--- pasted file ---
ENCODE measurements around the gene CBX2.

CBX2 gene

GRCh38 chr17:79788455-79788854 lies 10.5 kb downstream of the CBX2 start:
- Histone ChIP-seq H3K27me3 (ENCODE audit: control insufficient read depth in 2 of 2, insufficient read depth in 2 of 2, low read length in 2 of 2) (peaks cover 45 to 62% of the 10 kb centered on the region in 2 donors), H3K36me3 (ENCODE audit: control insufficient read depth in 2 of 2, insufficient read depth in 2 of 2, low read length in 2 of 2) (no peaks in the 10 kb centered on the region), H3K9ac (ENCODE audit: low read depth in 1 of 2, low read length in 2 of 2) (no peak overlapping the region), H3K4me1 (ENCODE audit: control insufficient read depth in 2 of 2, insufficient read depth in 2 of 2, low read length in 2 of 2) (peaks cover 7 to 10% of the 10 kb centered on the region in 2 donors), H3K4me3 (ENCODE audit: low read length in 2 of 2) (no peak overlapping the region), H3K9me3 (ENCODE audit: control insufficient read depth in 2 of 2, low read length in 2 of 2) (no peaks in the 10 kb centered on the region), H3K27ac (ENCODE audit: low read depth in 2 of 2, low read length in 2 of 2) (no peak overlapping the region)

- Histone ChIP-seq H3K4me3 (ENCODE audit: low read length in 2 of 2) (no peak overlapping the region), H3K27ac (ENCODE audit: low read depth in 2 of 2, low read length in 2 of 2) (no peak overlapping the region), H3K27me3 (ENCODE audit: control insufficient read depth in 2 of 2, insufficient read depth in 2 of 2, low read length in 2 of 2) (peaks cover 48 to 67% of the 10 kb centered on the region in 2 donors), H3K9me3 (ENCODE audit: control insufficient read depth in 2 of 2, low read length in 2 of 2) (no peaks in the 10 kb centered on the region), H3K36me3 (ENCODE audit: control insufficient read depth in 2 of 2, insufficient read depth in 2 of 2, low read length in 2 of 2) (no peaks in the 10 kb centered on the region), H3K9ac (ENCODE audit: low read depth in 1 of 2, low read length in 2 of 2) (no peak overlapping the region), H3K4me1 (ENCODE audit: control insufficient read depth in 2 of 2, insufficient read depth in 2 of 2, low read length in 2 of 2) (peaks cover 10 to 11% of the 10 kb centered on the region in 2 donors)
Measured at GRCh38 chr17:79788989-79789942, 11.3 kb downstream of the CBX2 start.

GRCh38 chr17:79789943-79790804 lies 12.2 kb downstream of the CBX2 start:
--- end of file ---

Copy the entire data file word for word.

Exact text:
ENCODE measurements around the gene CBX2.

CBX2 gene

GRCh38 chr17:79788455-79788854 lies 10.5 kb downstream of the CBX2 start:
- Histone ChIP-seq H3K27me3 (ENCODE audit: control insufficient read depth in 2 of 2, insufficient read depth in 2 of 2, low read length in 2 of 2) (peaks cover 45 to 62% of the 10 kb centered on the region in 2 donors), H3K36me3 (ENCODE audit: control insufficient read depth in 2 of 2, insufficient read depth in 2 of 2, low read length in 2 of 2) (no peaks in the 10 kb centered on the region), H3K9ac (ENCODE audit: low read depth in 1 of 2, low read length in 2 of 2) (no peak overlapping the region), H3K4me1 (ENCODE audit: control insufficient read depth in 2 of 2, insufficient read depth in 2 of 2, low read length in 2 of 2) (peaks cover 7 to 10% of the 10 kb centered on the region in 2 donors), H3K4me3 (ENCODE audit: low read length in 2 of 2) (no peak overlapping the region), H3K9me3 (ENCODE audit: control insufficient read depth in 2 of 2, low read length in 2 of 2) (no peaks in the 10 kb centered on the region), H3K27ac (ENCODE audit: low read depth in 2 of 2, low read length in 2 of 2) (no peak overlapping the region)

- Histone ChIP-seq H3K4me3 (ENCODE audit: low read length in 2 of 2) (no peak overlapping the region), H3K27ac (ENCODE audit: low read depth in 2 of 2, low read length in 2 of 2) (no peak overlapping the region), H3K27me3 (ENCODE audit: control insufficient read depth in 2 of 2, insufficient read depth in 2 of 2, low read length in 2 of 2) (peaks cover 48 to 67% of the 10 kb centered on the region in 2 donors), H3K9me3 (ENCODE audit: control insufficient read depth in 2 of 2, low read length in 2 of 2) (no peaks in the 10 kb centered on the region), H3K36me3 (ENCODE audit: control insufficient read depth in 2 of 2, insufficient read depth in 2 of 2, low read length in 2 of 2) (no peaks in the 10 kb centered on the region), H3K9ac (ENCODE audit: low read depth in 1 of 2, low read length in 2 of 2) (no peak overlapping the region), H3K4me1 (ENCODE audit: control insufficient read depth in 2 of 2, insufficient read depth in 2 of 2, low read length in 2 of 2) (peaks cover 10 to 11% of the 10 kb centered on the region in 2 donors)
Measured at GRCh38 chr17:79788989-79789942, 11.3 kb downstream of the CBX2 start.

GRCh38 chr17:79789943-79790804 lies 12.2 kb downstream of the CBX2 start: